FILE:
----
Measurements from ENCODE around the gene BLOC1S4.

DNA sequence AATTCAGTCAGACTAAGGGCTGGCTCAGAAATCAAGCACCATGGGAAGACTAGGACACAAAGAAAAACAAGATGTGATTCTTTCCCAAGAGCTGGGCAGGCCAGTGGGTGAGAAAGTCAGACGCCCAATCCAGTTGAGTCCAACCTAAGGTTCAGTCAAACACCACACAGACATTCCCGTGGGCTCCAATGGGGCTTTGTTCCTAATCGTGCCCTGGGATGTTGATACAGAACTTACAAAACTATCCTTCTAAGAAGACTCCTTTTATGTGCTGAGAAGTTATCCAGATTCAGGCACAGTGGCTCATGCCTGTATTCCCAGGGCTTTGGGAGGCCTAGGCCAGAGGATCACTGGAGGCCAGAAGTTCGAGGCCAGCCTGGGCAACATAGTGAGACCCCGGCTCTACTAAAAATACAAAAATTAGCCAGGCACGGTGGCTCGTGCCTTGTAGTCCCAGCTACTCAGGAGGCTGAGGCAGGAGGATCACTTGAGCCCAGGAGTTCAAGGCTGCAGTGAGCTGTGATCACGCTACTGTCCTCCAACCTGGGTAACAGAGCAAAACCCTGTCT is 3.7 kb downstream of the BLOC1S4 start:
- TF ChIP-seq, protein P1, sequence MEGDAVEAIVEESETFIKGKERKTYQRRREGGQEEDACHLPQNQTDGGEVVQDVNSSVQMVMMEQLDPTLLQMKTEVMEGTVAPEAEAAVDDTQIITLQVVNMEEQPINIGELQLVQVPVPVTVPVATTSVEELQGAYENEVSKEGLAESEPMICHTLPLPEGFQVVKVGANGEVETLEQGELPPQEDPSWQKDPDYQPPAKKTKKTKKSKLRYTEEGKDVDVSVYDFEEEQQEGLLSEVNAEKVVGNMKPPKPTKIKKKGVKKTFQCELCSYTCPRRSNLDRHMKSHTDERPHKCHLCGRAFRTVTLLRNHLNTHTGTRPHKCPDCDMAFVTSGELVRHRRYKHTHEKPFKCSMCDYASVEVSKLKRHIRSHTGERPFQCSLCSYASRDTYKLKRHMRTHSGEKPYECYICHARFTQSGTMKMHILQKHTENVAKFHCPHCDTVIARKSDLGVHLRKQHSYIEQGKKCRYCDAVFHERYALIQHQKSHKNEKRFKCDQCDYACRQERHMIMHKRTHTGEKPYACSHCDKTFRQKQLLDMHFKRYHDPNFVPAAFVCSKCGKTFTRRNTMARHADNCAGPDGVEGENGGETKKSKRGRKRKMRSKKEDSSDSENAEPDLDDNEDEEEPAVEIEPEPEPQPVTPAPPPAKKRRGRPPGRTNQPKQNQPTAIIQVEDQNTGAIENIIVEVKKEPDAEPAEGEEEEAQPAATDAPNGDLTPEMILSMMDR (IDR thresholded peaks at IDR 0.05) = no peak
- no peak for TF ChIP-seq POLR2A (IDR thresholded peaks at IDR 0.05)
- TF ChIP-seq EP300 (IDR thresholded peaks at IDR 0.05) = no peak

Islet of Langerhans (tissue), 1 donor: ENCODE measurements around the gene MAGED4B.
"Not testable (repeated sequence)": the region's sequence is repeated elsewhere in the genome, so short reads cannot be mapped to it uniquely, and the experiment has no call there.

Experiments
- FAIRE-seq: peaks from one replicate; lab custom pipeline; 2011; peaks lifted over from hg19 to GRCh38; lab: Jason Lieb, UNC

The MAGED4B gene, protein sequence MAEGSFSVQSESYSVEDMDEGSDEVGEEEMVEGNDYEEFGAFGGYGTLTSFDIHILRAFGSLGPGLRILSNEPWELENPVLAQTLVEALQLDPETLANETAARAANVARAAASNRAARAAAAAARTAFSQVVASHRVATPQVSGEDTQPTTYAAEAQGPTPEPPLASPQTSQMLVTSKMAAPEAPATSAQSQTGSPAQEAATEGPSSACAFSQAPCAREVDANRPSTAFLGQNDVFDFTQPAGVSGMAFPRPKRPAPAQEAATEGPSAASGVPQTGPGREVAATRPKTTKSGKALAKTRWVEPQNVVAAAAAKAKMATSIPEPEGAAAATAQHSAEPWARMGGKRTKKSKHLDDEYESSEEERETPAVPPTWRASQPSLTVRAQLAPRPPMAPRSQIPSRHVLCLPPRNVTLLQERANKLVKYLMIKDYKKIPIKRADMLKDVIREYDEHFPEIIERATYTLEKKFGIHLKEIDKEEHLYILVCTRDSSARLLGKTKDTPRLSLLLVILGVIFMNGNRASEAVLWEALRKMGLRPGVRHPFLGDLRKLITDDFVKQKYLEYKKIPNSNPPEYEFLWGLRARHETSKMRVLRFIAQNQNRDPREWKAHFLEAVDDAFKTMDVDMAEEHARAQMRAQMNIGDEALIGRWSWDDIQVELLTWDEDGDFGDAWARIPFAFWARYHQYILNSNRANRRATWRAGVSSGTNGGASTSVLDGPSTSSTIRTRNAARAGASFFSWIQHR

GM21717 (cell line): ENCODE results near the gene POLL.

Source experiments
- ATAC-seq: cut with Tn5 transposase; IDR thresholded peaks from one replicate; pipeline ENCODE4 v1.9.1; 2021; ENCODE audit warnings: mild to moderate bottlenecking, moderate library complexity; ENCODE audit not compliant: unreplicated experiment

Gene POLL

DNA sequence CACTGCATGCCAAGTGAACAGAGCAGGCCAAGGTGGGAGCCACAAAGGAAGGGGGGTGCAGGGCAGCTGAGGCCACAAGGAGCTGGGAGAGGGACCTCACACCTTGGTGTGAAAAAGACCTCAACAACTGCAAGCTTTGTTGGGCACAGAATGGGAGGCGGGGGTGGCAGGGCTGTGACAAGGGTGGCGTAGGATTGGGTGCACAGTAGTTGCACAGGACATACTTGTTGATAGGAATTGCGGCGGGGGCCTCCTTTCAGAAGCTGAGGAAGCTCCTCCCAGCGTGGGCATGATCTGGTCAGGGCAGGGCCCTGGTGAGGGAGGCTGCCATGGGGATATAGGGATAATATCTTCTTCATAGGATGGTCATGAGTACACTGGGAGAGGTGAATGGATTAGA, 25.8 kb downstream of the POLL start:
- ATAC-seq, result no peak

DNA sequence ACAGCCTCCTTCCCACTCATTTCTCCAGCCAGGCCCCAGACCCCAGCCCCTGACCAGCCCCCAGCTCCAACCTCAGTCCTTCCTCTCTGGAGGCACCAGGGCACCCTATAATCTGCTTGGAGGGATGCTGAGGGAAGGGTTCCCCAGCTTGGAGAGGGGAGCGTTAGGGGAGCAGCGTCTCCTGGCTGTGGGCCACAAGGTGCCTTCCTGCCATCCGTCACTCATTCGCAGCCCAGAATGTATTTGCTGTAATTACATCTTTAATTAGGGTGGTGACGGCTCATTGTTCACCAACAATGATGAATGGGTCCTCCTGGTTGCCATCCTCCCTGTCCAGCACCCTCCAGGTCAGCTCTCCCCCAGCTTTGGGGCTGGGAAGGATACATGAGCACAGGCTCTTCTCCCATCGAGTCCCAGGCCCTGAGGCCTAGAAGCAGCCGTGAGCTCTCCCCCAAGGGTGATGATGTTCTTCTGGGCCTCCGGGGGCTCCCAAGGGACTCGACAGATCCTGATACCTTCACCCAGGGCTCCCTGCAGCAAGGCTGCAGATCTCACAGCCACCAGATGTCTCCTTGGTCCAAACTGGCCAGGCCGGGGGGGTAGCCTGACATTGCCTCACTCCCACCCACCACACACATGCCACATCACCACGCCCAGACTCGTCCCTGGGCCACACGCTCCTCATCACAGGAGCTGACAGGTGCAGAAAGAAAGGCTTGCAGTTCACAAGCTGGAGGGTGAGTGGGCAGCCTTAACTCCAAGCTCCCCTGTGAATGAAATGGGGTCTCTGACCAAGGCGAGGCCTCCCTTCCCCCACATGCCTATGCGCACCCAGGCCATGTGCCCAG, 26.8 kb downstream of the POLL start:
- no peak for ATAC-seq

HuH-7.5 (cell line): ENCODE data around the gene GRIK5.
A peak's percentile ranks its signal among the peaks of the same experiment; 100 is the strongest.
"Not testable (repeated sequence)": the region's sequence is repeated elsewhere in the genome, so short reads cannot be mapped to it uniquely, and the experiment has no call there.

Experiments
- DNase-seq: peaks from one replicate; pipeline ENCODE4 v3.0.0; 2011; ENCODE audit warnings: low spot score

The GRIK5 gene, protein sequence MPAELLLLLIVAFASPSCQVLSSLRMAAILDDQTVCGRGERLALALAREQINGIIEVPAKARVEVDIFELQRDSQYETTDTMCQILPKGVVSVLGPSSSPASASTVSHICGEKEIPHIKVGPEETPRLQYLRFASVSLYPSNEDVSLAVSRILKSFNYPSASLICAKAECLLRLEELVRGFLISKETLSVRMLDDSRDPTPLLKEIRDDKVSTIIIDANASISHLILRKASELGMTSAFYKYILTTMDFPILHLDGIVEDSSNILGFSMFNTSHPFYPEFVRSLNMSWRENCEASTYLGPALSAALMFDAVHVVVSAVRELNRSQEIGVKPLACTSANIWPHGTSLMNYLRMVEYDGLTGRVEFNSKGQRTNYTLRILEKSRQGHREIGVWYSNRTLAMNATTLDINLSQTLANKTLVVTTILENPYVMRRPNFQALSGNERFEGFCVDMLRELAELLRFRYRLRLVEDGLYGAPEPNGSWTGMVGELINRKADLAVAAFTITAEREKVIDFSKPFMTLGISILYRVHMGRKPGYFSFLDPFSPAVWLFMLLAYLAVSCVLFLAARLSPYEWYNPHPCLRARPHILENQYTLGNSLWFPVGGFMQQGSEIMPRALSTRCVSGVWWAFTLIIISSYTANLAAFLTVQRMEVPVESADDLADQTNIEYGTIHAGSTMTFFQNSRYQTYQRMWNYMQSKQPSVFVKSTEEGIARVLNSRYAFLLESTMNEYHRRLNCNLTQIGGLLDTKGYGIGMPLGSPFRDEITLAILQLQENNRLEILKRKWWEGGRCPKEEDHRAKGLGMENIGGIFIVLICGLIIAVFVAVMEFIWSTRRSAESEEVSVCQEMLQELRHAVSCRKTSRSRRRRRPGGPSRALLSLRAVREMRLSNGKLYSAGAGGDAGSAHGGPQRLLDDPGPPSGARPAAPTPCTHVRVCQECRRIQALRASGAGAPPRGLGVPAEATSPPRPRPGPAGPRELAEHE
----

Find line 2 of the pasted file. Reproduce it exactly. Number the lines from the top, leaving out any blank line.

DNA sequence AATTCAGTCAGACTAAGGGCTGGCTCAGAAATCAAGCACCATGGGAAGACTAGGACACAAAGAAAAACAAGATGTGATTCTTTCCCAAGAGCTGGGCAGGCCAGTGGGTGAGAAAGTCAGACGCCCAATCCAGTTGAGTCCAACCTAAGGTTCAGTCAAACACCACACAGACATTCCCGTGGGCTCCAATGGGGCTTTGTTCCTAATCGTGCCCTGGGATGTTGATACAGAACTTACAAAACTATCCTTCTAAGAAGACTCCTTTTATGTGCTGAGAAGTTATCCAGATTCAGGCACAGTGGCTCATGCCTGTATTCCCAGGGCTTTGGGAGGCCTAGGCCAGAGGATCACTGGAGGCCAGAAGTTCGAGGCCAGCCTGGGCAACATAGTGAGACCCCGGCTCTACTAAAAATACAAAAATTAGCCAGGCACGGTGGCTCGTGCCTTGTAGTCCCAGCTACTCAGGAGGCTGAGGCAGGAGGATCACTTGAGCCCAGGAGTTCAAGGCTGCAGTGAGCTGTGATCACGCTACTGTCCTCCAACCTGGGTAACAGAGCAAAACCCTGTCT is 3.7 kb downstream of the BLOC1S4 start: